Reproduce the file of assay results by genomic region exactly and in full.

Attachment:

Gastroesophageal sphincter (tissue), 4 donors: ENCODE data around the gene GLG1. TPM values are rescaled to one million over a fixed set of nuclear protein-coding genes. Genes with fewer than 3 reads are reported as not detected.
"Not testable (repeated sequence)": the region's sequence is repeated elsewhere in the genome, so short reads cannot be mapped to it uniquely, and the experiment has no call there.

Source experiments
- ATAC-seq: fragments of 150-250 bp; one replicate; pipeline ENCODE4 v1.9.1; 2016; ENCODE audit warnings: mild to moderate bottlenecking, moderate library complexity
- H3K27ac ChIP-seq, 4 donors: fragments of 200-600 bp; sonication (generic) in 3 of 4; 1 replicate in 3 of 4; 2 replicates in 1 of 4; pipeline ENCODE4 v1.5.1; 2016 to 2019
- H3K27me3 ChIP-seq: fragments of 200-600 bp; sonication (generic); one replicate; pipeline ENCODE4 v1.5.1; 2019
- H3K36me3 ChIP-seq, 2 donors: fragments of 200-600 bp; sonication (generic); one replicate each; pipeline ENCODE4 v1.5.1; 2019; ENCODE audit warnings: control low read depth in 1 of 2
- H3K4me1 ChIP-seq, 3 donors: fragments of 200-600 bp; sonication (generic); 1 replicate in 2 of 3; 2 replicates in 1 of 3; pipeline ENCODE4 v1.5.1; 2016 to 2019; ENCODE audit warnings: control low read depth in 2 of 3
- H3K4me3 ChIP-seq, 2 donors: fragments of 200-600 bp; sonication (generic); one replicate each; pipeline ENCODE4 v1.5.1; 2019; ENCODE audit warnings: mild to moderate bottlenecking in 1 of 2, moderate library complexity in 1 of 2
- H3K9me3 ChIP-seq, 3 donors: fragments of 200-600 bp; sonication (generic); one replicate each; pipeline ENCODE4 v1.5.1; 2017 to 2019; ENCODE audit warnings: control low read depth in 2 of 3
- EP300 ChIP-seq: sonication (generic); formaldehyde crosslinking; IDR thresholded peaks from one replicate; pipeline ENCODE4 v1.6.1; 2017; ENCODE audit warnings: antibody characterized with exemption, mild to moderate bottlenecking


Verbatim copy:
Gastroesophageal sphincter (tissue), 4 donors: ENCODE data around the gene GLG1. TPM values are rescaled to one million over a fixed set of nuclear protein-coding genes. Genes with fewer than 3 reads are reported as not detected.
"Not testable (repeated sequence)": the region's sequence is repeated elsewhere in the genome, so short reads cannot be mapped to it uniquely, and the experiment has no call there.

Source experiments
- ATAC-seq: fragments of 150-250 bp; one replicate; pipeline ENCODE4 v1.9.1; 2016; ENCODE audit warnings: mild to moderate bottlenecking, moderate library complexity
- H3K27ac ChIP-seq, 4 donors: fragments of 200-600 bp; sonication (generic) in 3 of 4; 1 replicate in 3 of 4; 2 replicates in 1 of 4; pipeline ENCODE4 v1.5.1; 2016 to 2019
- H3K27me3 ChIP-seq: fragments of 200-600 bp; sonication (generic); one replicate; pipeline ENCODE4 v1.5.1; 2019
- H3K36me3 ChIP-seq, 2 donors: fragments of 200-600 bp; sonication (generic); one replicate each; pipeline ENCODE4 v1.5.1; 2019; ENCODE audit warnings: control low read depth in 1 of 2
- H3K4me1 ChIP-seq, 3 donors: fragments of 200-600 bp; sonication (generic); 1 replicate in 2 of 3; 2 replicates in 1 of 3; pipeline ENCODE4 v1.5.1; 2016 to 2019; ENCODE audit warnings: control low read depth in 2 of 3
- H3K4me3 ChIP-seq, 2 donors: fragments of 200-600 bp; sonication (generic); one replicate each; pipeline ENCODE4 v1.5.1; 2019; ENCODE audit warnings: mild to moderate bottlenecking in 1 of 2, moderate library complexity in 1 of 2
- H3K9me3 ChIP-seq, 3 donors: fragments of 200-600 bp; sonication (generic); one replicate each; pipeline ENCODE4 v1.5.1; 2017 to 2019; ENCODE audit warnings: control low read depth in 2 of 3
- EP300 ChIP-seq: sonication (generic); formaldehyde crosslinking; IDR thresholded peaks from one replicate; pipeline ENCODE4 v1.6.1; 2017; ENCODE audit warnings: antibody characterized with exemption, mild to moderate bottlenecking